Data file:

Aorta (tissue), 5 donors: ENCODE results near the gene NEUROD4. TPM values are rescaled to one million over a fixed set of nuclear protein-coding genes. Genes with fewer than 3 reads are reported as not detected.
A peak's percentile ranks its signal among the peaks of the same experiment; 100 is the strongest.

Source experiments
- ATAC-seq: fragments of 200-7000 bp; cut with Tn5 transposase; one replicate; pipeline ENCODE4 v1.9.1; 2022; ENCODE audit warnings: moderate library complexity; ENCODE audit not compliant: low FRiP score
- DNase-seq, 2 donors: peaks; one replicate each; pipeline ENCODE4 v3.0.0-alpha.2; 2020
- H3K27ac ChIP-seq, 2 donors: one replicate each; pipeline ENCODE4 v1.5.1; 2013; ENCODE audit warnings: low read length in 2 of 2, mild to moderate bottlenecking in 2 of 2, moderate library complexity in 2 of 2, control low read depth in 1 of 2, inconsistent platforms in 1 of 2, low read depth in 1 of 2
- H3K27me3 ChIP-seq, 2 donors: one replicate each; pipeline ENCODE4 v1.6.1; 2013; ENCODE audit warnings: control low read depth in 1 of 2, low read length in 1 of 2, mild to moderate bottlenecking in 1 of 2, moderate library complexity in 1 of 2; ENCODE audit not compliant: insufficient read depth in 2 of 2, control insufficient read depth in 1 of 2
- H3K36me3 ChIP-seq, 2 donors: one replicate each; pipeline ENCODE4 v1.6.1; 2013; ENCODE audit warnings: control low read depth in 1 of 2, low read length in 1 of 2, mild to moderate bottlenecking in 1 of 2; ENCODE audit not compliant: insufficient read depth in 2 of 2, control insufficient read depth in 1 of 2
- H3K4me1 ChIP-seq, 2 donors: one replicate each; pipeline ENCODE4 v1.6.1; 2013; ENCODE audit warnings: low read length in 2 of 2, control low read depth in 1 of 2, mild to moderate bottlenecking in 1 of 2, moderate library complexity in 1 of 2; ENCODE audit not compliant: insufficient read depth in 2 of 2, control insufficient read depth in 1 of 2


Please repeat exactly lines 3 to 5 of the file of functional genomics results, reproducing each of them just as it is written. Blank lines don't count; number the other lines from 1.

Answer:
Source experiments
- ATAC-seq: fragments of 200-7000 bp; cut with Tn5 transposase; one replicate; pipeline ENCODE4 v1.9.1; 2022; ENCODE audit warnings: moderate library complexity; ENCODE audit not compliant: low FRiP score
- DNase-seq, 2 donors: peaks; one replicate each; pipeline ENCODE4 v3.0.0-alpha.2; 2020